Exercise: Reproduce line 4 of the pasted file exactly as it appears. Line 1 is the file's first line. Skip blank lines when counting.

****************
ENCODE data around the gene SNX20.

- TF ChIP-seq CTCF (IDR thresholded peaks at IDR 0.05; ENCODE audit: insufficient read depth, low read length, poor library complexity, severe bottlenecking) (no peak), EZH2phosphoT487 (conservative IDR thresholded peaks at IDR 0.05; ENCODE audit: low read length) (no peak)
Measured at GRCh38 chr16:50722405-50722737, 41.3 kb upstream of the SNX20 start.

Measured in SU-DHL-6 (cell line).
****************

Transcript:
Measured in SU-DHL-6 (cell line).